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Presentation of the’ Being Lay Marist’ document and key implications

29/09/2017 / 7732 |

22nd General Chapter: Presentation of the’ Being Lay Marist’ document and key implications

Part of the morning session was taken up with a presentation on the experiences and journey toward defining the Lay Marist vocation and guidelines for animation, accompaniment and formation that are articulated in more detail in 3 documents tabled at this General Chapter. The rest of the day was dedicated to developing the key implications or lines of action for the future of the Institute.


Beginning of work

After the morning prayer, Br. Darren Burge, on behalf of the Facilitation Commission, gave an overview of the revised program for the remainder of this week and the following week. During this time, capitulants will continue working on developing statements relating to God's calls to the Institute and the key implications or lines of action. Time will also be given to a presentation on and the reading of the texts of the revised Constitutions. The election of the Superior and Vicar General will take place next Monday and Tuesday of next week.


Being a lay Marist

Pep Buetas and Tony Clarke, on behalf of the eight lay invitees, and as co-directors of the Secretariat of Laity, gave a presentation related to the three documents on Marist Laity received by the General Chapter: i.e. ‘Being a Lay Marist’, ‘Life Project of the ChMMF’ and Proposals to the Chapter.

Pep Buetas  opened by recalling the call of the last General Chapter that asked for “a new relationship between Brothers and Lay Marists, based on communion, searching together for a greater vitality of the Marist charism for our world.” Pep described some developments that have taken place during the last 8 years in response to this call: Joint formation, courses between brothers and lay people, associations, accompaniment of people and groups, forums, seminars, new communities, shared mission projects, revitalization of ChMMF, etc.

Pep spoke of the request made by the General Council and the General Conference to look more deeply at the aspect of lay association and belonging. Two important meetings were held, one in Rome and the other at L’Hermitage, France. These meetings helped contribute to work of the Secretariat of Laity which was aiming to define who a Lay Marist is, what constitutes the vocation of a Lay Marist, and to establish guidelines for how these people can be accompanied and the formation opportunities required. This process resulted in the latest document, "Being a Lay Marist".

Tony Clarke described the Lay Marist as someone who identifies him or herself with the Marist charism, whether or not they are involved directly in a Marist ministry. They are people who see themselves as Marists and have decided to call themselves "Marists". It is a process that transcends the Institute. The desire is for Brothers and Lay Marists to walk together.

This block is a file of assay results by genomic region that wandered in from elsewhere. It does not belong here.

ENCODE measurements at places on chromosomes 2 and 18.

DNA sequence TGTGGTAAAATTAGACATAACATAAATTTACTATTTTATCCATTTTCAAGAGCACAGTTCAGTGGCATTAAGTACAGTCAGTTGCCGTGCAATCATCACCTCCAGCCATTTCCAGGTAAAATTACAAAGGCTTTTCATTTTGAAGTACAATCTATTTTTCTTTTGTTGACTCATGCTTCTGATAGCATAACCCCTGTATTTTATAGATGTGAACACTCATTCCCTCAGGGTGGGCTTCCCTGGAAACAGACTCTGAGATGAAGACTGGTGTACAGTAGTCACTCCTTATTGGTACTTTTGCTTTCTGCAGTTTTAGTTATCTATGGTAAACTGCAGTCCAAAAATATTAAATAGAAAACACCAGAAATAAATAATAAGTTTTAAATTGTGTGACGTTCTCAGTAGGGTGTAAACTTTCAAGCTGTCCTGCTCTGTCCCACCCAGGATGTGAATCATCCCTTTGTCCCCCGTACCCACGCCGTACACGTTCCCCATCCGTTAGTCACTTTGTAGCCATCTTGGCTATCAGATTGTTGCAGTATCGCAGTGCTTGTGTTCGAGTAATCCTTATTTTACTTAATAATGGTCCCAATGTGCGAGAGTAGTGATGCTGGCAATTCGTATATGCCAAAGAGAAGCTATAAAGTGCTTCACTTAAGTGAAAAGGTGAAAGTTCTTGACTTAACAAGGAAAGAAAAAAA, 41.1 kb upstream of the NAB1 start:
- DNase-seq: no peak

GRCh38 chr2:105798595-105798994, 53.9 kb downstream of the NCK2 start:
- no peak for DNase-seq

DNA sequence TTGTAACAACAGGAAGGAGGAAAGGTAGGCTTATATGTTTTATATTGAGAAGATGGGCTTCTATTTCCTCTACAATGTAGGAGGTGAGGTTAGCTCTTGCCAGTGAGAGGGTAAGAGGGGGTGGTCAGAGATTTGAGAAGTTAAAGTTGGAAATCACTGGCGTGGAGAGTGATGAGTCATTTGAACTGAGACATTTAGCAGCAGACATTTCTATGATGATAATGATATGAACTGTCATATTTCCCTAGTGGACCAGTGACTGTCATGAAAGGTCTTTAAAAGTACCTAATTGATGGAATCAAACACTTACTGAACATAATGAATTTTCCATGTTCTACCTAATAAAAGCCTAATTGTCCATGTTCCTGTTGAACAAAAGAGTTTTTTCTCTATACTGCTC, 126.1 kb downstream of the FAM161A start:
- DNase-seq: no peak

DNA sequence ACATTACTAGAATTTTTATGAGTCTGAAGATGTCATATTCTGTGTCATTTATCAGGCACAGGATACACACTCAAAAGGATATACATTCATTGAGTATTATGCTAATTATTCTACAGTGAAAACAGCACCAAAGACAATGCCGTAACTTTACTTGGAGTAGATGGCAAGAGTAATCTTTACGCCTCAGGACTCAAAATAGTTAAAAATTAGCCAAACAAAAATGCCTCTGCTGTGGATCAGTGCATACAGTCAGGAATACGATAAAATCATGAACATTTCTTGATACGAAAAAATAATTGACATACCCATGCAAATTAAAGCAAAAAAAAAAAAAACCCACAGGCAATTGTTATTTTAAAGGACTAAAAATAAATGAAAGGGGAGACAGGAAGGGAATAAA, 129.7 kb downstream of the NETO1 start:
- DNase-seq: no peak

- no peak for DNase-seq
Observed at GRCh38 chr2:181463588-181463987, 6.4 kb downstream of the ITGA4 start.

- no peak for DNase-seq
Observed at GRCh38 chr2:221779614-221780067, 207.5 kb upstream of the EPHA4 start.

Presentation of the documents pertaining to Lay Marists

Pep then presented an overview of the document "Being a Lay Marist". This document offers guidelines for Provinces and Districts in supporting lay people who want to embrace the lay Marist vocation. It gives guidelines for accompanying these people on their vocational journeys and for the creation of formation pathways that may lead some to make commitments.

The Champagnat Movement of the Marist Family document, fruit of a process of revitalizing the movement was also presented. The document traces the identity of the MChFM and the horizon to which it wants to develop.

Tony then presented the proposals of the Secretariat of the Laity to the Chapter. These proposals related to: the identity of lay Marists, formation itineraries, revitalization of ChMMF, bonding and belonging as lay Marists and formation.

After the presentation, time was given for Chapter participants to share their opinions or ideas about the journey of lay Marists.


Key Implications

The second session of the morning through to the end of the day were dedicated to continuing the work on articulating the lines of action for the future of the Institute. Matthieu continued to facilitate the process of arriving at a clear and agreed on set of statements.

From the 32 indications that came from the 8 working groups of the previous day, five areas were created concerning Marist life: (a) mission; (b) life as Brothers; (c) Brothers and lay people together; (d) government and (e) finances. A sixth group will work on the articulation of the ‘Calls of the Chapter’ and its communication.

These 6 groups will continue working until the end of next week. They have the task of painting a picture of what Marist life will like during the next 8 years, suggesting implications or lines of action, rather than trying to solve problems. Chapter participants chose to work in a group according to their interest. Those areas that have large numbers will be divided into subgroups of about 15 people. Work began in these groups by drawing on yesterday’s statements and other writings related to the indications for the future of Marist life. The communication and Chapter calls group consists of six capitulants.

The day ended with a Eucharistic celebration prepared by the lay invitees. They will finish their participation in the Chapter this Saturday, 30th September.